4 MIN READ
What Your Car Salesman Doesn’t Want You to Know About Extended Warranties
You’re at the dealership when the slick salesman asks a question you’re not prepared for: Would you like to add an extended warranty to your car purchase?
And you panic. You know you’ve read something about them before but can’t remember. Are they a scam? Or a necessity? You really wish you’d done some Googling beforehand.
It all comes down to one question: Are extended warranties worth it?
Here’s the honest truth.
How Do Extended Warranties Work?
First, let’s establish what an extended warranty is — and is not.
You might be surprised to learn it’s actually not a warranty at all — a more apt description would be “service contract.”
While “a warranty comes with a new car and is included in the purchase price,” explains the FTC, “a service contract may be arranged at any time and always costs extra.”
Manufacturer’s warranties come with new cars and typically last at least three years or 36,000 miles — whichever comes first. On the other hand, extended warranties, or service contracts, usually don’t come into play until after your manufacturer’s warranty expires.
Extended warranty plans vary in duration and coverage: Some offer bumper-to-bumper coverage, while others only cover repairs to certain parts of the car.
But be warned: “Common repairs for parts like brakes and clutches generally are not included,” says the FTC.
Before purchasing any extended warranty, it’s essential you ask:
- What’s covered? What’s not covered?
- Who backs the warranty?
- How much is the deductible?
- Do I have to pay upfront for repairs? If so, how long will I have to wait for reimbursement?
You should also find out whether the extended warranty’s coverage (either time period or problems) overlaps with that of your manufacturer’s warranty — because you definitely want to avoid paying for two plans that do the same thing.
What an Extended Warranty Costs You
Although the cost of extended warranties depends on the type of car you buy, along with the level and length of coverage you need, a recent Consumer Reports survey found the median price for coverage was $1,214.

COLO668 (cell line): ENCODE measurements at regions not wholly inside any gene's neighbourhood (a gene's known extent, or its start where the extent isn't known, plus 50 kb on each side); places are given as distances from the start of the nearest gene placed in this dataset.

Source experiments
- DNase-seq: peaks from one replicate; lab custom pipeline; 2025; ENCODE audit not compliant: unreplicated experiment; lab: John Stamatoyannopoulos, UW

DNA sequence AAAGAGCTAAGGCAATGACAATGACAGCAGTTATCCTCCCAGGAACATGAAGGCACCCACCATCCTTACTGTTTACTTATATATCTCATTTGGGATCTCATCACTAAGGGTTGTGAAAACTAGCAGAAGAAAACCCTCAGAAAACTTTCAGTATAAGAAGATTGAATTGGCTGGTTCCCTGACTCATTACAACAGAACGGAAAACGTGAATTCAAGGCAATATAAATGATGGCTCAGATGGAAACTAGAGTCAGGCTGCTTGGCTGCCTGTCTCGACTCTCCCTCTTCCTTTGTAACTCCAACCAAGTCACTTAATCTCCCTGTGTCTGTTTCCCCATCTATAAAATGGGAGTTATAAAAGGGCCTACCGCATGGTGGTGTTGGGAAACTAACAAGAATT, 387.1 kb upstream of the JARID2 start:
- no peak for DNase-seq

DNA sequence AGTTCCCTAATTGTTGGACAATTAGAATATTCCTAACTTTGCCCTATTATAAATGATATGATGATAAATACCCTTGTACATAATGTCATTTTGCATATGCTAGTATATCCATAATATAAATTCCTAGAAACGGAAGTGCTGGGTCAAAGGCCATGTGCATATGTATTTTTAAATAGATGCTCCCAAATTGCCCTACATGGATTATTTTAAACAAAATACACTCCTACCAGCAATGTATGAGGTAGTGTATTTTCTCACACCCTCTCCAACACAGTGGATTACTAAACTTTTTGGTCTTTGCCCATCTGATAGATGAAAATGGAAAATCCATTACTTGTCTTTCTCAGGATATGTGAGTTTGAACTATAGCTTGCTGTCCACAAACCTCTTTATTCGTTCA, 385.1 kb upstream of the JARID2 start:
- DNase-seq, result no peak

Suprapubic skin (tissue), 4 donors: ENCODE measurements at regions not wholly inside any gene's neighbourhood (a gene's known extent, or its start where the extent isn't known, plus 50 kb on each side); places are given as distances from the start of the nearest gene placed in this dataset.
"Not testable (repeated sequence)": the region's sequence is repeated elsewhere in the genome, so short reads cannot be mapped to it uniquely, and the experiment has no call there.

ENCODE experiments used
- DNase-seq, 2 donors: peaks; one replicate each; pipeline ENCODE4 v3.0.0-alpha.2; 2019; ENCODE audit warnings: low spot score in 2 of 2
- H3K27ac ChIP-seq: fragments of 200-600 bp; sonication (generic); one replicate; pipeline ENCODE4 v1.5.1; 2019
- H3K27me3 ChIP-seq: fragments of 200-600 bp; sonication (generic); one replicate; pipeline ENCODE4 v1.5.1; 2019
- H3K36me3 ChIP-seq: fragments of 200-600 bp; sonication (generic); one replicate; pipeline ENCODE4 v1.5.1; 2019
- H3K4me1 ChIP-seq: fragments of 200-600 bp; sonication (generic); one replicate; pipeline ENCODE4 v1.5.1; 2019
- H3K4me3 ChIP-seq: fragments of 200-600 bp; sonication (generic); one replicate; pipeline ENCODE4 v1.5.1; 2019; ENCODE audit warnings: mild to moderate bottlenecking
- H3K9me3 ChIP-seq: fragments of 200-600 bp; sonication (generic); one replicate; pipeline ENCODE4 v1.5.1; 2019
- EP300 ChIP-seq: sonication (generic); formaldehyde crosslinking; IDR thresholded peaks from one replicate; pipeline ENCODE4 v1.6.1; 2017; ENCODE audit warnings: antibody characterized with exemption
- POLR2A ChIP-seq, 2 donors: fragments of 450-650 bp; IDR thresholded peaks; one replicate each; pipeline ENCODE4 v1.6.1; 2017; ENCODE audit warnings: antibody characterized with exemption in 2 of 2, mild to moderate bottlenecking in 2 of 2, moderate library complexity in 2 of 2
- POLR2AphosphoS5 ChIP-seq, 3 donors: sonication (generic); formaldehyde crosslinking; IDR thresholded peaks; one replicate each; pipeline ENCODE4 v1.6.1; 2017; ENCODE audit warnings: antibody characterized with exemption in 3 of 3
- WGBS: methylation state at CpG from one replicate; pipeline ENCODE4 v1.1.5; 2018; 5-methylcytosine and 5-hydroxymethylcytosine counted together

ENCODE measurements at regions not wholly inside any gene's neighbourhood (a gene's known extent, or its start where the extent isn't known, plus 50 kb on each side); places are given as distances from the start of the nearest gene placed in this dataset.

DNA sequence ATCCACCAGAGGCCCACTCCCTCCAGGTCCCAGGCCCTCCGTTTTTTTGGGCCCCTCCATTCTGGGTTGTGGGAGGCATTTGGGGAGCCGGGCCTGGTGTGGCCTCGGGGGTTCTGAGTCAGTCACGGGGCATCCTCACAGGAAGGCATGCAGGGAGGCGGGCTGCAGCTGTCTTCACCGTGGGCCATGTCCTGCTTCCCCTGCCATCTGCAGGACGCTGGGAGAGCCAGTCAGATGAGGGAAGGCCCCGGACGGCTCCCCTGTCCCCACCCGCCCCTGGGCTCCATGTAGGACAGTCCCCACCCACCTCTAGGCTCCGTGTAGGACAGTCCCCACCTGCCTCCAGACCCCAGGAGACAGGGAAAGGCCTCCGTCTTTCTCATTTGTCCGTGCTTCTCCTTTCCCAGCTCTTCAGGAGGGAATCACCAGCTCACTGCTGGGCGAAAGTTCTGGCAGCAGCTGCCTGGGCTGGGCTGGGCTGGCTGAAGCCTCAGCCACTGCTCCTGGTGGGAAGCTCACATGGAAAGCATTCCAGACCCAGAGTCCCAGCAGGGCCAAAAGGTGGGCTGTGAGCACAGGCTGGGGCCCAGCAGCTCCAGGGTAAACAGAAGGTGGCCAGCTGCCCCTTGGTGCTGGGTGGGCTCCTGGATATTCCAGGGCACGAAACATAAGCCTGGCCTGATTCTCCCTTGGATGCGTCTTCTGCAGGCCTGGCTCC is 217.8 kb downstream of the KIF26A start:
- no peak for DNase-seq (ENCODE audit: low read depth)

On top of that, you’ll probably need to pay a deductible for repairs — either on a per-visit or per-repair basis.
The difference is important, as this example from the FTC illustrates: “Assume you have a $100 deductible and your car needs three parts repaired. With the deductible per visit, you pay $100. If you have a deductible per repair, you pay $300.”
If you decide to purchase an extended warranty, don’t forget to negotiate. According to Consumer Reports, people who haggled saved an average of $325.
One other factor that affects price is whether you buy your extended warranty from the dealership or a third party.
I’d recommend going with the dealership — not only because the price is conveniently rolled into your monthly payment (albeit with interest), but also because third parties are notoriously shady.
Whatever you do, ignore letters or phone calls from companies warning you that your warranty has expired — and offering to extend it. They’re probably scams.
One woman who signed up for an extended warranty after seeing a TV commercial told Angie’s List: “Every time I'd call them for a claim, they denied it. They came up with one reason or another. I finally quit paying them.”
Should You Buy an Extended Warranty?
From my research, it doesn’t seem like extended warranties are worth it.
Need proof? Of those who purchased an extended warranty, 55% never even used it, according to that Consumer Reports survey. And for those who did, the savings only amounted to $837 — an overall loss of $375, considering the median purchase price of $1,214.
Oh, and Consumer Reports also notes “satisfaction with automobile extended warranties is among the lower rated of all products and services” it ever surveys — with only about a quarter of respondents saying they’d definitely get it again.
So what should you do instead? Put the money you would’ve spent on an extended warranty into a savings account, suggests Consumer Reports.
“That way, you’ll have an emergency fund if a post-warranty problem arises. And if your car doesn’t need pricey repairs, you’ll already have the money for a down payment on your next car.”
Or, if you want to be a true Penny Hoarder, buy a used car instead.
Your Turn: Have you ever purchased an extended warranty? Was it worth it?
Susan Shain is a freelance writer and digital nomad. She covers travel, food and personal finance (basically, how to save money so you can travel more and eat more). Visit her blog at susanshain.com, or say hi on Twitter @susan_shain.
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